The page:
Do you live life in touch with your innermost feelings—or do you live strictly through your head, letting your mind call the shots? If you’ve been feeling a bit adrift lately, either empty, down or directionless, you may have lost touch with a vital part of your self—the soul.
The first thing to do is recognize the soul, what it is and the role it plays in your life.
I like to think of the body as a figurative home. Our spirits, the fanciful part of ourselves that dreams, imagines and creates, lives in the well-lit attic. But our soul, the deepest part of our inner being, resides in the dimly lit basement. Like any basement, it also includes the foundation, the one on which our lives are built.
In a recent issue of The NY Times Magazine, the spiritual leader Ram Dass pointed out that we often ignore the soul because we are entranced by the nonstop stream of thoughts entering our head. These thoughts engage the ego and until we stop long enough to break away from them, we don’t recognize the soul. That’s important, because it keeps us from the better part of ourselves. In his words:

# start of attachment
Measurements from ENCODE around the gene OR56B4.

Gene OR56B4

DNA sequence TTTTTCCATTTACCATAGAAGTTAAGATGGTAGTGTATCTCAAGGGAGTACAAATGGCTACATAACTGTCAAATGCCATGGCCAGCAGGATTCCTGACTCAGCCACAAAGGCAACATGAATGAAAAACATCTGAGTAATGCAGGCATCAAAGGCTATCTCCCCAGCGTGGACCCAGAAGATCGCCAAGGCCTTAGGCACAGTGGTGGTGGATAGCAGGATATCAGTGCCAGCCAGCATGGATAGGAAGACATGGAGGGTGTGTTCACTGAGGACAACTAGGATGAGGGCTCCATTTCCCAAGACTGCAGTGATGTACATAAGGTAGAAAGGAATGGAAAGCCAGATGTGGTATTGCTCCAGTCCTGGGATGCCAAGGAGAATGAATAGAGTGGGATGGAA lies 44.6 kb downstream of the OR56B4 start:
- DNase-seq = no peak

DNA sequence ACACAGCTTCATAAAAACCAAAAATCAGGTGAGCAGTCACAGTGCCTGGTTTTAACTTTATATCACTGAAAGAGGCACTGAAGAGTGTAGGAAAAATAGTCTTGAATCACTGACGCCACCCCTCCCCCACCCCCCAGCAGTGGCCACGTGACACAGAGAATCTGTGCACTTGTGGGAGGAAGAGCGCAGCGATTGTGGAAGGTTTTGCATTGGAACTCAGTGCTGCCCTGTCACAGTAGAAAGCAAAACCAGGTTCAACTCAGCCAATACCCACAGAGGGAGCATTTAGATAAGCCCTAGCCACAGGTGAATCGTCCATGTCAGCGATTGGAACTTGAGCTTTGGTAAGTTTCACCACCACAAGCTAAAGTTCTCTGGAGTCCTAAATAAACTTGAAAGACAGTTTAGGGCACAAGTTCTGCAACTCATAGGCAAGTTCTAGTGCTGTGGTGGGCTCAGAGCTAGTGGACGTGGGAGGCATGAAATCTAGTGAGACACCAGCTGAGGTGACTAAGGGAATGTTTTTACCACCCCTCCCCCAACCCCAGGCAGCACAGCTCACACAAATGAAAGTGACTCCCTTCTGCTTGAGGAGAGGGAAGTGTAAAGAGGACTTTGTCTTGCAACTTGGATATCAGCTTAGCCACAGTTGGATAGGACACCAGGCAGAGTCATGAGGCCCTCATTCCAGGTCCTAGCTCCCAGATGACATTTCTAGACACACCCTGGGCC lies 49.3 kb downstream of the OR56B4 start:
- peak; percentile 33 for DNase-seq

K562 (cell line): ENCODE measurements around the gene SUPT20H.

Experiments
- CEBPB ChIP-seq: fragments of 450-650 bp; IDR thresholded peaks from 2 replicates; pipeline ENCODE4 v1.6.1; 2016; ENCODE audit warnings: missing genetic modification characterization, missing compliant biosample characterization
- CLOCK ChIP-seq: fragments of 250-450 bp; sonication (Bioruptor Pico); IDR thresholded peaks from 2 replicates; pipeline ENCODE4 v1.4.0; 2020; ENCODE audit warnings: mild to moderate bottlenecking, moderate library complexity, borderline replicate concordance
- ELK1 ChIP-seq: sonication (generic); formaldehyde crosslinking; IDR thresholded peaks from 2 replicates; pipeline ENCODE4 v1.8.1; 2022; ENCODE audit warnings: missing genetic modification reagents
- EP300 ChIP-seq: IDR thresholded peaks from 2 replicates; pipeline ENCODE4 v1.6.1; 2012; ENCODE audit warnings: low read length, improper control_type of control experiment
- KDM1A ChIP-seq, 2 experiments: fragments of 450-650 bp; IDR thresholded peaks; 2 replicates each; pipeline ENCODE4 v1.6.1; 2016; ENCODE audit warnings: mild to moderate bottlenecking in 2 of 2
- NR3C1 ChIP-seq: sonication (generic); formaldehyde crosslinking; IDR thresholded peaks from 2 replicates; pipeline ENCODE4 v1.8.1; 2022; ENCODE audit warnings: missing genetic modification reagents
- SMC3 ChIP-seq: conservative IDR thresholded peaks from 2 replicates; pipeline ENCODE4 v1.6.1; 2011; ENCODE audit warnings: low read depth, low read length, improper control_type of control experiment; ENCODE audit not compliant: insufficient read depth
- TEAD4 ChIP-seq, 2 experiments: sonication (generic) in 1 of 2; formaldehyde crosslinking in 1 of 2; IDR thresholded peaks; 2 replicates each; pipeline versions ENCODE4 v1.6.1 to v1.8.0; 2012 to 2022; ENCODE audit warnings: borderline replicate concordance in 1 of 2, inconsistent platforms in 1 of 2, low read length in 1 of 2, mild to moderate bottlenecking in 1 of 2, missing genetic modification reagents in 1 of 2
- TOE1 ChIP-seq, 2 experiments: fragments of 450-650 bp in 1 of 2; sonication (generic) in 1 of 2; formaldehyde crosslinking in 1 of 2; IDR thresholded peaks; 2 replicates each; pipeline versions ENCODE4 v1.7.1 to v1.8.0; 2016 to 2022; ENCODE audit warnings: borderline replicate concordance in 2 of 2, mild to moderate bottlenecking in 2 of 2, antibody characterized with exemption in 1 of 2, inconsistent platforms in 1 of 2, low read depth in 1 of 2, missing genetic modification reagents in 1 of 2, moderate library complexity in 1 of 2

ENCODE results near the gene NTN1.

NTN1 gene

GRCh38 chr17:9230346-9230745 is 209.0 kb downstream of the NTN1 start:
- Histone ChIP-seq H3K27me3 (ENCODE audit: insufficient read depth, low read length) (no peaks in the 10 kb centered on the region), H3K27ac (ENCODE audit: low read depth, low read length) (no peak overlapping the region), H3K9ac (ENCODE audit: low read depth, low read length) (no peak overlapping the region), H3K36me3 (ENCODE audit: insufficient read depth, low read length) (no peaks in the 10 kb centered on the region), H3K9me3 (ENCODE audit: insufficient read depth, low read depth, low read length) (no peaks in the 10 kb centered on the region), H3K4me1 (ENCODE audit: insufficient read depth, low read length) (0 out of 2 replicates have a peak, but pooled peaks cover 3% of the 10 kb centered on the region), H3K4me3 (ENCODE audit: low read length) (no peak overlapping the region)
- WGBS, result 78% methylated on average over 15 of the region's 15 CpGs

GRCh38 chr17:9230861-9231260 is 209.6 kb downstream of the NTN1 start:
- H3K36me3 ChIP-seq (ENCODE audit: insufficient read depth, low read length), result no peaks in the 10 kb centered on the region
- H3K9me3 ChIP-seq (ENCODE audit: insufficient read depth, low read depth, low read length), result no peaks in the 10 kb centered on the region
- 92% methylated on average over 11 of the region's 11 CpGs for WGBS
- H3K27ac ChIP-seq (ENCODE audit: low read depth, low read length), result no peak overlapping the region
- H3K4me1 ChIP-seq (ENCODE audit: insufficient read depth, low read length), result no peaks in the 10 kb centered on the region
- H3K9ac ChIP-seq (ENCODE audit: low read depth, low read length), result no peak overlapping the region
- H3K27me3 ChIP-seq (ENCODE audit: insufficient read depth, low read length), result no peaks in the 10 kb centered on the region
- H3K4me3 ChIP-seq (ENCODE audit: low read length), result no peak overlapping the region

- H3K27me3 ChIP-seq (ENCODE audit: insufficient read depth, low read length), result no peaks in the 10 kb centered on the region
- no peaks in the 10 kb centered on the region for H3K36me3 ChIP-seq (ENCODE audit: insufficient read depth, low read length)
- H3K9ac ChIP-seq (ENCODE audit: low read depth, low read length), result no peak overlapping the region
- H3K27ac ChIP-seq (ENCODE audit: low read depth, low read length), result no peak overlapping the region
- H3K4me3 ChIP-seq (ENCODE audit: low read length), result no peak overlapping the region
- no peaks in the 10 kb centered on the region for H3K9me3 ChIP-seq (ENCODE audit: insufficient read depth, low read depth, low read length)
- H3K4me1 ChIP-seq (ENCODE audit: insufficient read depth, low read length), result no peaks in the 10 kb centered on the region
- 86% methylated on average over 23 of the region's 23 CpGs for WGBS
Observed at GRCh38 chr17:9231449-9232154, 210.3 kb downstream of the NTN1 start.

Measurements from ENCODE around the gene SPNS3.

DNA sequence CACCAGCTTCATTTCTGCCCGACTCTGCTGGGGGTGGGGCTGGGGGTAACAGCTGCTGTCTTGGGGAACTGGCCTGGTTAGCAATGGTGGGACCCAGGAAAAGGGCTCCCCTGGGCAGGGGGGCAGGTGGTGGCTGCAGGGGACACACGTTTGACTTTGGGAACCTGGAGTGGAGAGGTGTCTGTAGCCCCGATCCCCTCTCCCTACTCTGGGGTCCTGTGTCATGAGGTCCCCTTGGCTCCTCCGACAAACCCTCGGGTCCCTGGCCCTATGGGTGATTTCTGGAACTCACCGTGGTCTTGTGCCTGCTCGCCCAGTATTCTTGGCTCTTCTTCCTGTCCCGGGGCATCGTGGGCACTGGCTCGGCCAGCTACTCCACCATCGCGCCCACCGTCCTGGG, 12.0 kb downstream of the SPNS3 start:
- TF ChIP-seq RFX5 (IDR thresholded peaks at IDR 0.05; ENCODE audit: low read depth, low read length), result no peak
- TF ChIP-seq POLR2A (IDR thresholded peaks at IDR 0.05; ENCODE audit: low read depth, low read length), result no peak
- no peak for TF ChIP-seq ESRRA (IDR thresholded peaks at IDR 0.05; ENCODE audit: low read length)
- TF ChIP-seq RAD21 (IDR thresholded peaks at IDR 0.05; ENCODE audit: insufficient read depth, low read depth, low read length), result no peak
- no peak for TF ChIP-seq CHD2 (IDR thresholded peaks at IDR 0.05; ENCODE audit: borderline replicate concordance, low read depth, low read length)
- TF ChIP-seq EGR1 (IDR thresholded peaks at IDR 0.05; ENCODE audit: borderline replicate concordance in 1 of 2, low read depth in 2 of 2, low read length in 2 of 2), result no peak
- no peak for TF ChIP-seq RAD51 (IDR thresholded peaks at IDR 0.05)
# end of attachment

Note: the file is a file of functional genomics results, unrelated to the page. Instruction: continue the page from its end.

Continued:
The soul contains love, compassion, wisdom, peace and joy, but most people identify with the mind. You’re not an ego. You’re a soul.
We ignore the soul to our own detriment. David Brooks, writing in the The Second Mountain, reminds us that while powerful, the soul “is also reclusive. You can go years without really feeling the force of its yearning. But eventually the soul hunts you down.”
Your life may be full and active with a never quite finished to-do list, but this busyness is not what the soul wants. If you are not satisfying the needs of the soul, Brooks tells us “there are spare moments when you vaguely or even urgently feel her presence.” It can happen during a sleepless night, or even on a crowded street, when a vast hole in the center of your being makes itself known.
What does your soul want from you? Our souls are all different so the answer varies from person to person. But in general, Brooks says that: